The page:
In a struggling economy many organizations are faced with reducing capital costs while maintaining or increasing operational goals. These pressures have led many to begin reevaluating their current workspace needs. Companies may have an over abundant amount of real estate with no tangible way of deciphering exactly how much; combined with reduced workforces, they can't afford to take time figuring it out. So consequently they continue to pay for unused or wasted space each month. In addition to this, they continue to pay for the operation and maintenance of these unused or wasted spaces. Or perhaps the company is growing, maybe even bursting at the seams, but they’re not confident enough in the economy to make a change.

Plan for Good Design and Reap the Benefits

These scenarios make up almost 75% of current US workplaces. When these organizations do decide to make a change, many are missing the single most important element in the puzzle, the value of good design.  We all know that initial costs are important, but when budgeting for a project it is critical that organizations plan for good design. On the cusp of a move or change, organizations have an incredible opportunity to reshape their brand, culture, and process – it only makes sense they would want to allocate time with a professional to make sure their new space embodies these elements in both tangible and intangible ways.

Flexibility to Adapt is Key

What works well now, will notwork well in the future. A common mistake many organizations make when contemplating a move or change is to duplicate what they currently have or just shift it slightly to make it “fit” into the new or refurbished space. They forgo the initial investment of thoughtful, cutting edge design for up front savings but, in turn, severely compromise the productivity, efficiency, and life cycle of their entire workspace. Investing in a credentialed design professional that can address current issues and plan for future issues will pay for itself within the first year, but more importantly will continue to deliver long-term savings for years to come. Cutting edge design doesn’t have to be flashy, expensive, or even contemporary… it just needs work in the now and the future, something that only a trained design professional can provide.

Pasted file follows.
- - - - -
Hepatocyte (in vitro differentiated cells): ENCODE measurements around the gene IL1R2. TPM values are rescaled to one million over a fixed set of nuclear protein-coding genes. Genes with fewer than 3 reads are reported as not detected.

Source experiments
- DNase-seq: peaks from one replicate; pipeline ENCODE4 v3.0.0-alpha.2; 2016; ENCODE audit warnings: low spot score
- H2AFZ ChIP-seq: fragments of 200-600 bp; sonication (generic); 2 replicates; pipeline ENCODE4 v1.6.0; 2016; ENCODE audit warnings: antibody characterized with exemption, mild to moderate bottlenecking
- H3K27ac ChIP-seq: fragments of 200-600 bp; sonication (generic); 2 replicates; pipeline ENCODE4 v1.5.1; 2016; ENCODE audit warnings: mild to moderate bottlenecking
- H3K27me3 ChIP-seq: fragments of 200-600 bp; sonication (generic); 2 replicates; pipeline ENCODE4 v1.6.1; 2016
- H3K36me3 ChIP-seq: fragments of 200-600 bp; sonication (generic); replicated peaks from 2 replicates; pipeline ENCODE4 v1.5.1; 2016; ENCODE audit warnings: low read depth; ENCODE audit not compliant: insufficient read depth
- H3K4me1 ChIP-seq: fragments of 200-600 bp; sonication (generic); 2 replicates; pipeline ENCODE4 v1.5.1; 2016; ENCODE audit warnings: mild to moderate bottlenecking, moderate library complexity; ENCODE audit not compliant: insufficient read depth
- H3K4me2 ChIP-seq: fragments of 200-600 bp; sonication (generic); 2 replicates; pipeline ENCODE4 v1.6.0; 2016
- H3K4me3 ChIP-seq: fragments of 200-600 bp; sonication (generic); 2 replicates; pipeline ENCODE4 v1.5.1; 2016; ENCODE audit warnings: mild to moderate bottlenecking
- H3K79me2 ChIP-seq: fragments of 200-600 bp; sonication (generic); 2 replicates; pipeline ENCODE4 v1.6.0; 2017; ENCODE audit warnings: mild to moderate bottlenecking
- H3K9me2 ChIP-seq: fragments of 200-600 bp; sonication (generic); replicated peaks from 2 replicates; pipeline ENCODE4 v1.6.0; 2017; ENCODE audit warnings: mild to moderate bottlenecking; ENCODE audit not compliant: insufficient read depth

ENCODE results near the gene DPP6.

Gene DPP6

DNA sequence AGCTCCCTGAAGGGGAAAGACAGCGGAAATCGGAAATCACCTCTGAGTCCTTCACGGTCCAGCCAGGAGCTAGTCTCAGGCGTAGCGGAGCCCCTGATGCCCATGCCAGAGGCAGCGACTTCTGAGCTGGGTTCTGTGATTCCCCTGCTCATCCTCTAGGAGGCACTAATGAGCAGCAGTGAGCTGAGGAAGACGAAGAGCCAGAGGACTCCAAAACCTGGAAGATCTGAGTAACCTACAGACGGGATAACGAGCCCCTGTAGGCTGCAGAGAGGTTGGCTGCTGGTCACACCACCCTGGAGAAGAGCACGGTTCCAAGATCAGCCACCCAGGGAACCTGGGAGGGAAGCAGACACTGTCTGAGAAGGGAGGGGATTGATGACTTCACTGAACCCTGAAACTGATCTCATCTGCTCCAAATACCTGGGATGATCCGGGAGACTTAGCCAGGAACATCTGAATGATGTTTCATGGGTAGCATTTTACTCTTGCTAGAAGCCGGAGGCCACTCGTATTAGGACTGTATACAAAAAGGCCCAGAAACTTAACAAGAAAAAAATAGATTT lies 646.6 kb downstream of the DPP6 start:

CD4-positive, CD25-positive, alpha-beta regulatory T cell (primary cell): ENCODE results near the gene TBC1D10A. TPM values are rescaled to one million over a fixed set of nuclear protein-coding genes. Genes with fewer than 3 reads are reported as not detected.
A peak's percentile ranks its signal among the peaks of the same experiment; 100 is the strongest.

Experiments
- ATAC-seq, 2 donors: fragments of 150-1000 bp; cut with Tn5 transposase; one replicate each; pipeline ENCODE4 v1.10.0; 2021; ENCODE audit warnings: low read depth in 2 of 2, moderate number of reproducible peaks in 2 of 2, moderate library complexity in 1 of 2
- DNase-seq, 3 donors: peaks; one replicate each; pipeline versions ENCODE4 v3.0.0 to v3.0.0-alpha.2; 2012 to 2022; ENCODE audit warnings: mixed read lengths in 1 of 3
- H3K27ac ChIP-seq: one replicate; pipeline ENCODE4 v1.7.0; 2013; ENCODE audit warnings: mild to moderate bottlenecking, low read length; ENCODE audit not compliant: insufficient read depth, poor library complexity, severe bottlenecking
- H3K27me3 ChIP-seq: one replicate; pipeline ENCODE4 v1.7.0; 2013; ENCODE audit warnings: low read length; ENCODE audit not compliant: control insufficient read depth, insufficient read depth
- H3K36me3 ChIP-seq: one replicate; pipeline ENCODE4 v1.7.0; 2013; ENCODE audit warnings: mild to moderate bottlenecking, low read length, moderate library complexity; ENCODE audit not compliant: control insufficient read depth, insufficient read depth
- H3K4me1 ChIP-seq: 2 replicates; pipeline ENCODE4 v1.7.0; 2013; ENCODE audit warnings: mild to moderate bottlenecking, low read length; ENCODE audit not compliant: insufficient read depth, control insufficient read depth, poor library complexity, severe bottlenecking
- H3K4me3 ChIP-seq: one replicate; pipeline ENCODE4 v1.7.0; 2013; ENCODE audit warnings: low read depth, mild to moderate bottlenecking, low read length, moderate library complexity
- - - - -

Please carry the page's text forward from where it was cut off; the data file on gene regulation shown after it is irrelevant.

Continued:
Credentialed Designers Maximize ROI


Early evaluation with design professionals leads to better results

An early evaluation of workplace productivity and efficiency can go a long way in making the overall result much more desirable.  When an organization involves a credentialed interior design professional in the beginning stages of a project and allocates time for them to work with end users, they increase their productivity and efficiency by 30% more than if the design professional was engaged later in the process. (1)

Throughout this early evaluation process the design professional can also start to identify areas of wasted or unused space, in addition to targeting areas that can shrink in size while retaining or increasing their productivity and efficiency.  In some offices, as much as 40% of usable floor space is wasted or underutilized and up to another 20% is sometimes being taken by out of date or unneeded paper filing storage. (2)

Turn Wasted Space into Productive Space

If a standard lateral file cabinet takes up 4 square feet, ask yourself how many of these you have scattered throughout your office… now think about how many you actually need vs. how many are holding items that could easily be thrown away, put into storage, or filed electronically. The results are usually shocking.

Space that is not used to generate revenue is effectively wasted and interior environments that are not inspiring and stimulating effectively decrease employee morale and thus productivity and efficiency. These are issues that can not only be addressed, but also significantly improved upon with the investment of good design.


(1) Goetzel, R.Z., Juday, T.R. & Ozminkowski, R.J. (1999). What's the ROI? A Systematic Review of Return-on-Investment Studies of Corporate Health and Productivity Management Initiatives. AWHP's Worksite Health. 6(3), 12-21.


(2) Fisher, Steven E. (2011).  Don’t take your physical facility for granted.  AAOS Now, May 2011 Issue. Retrieved from

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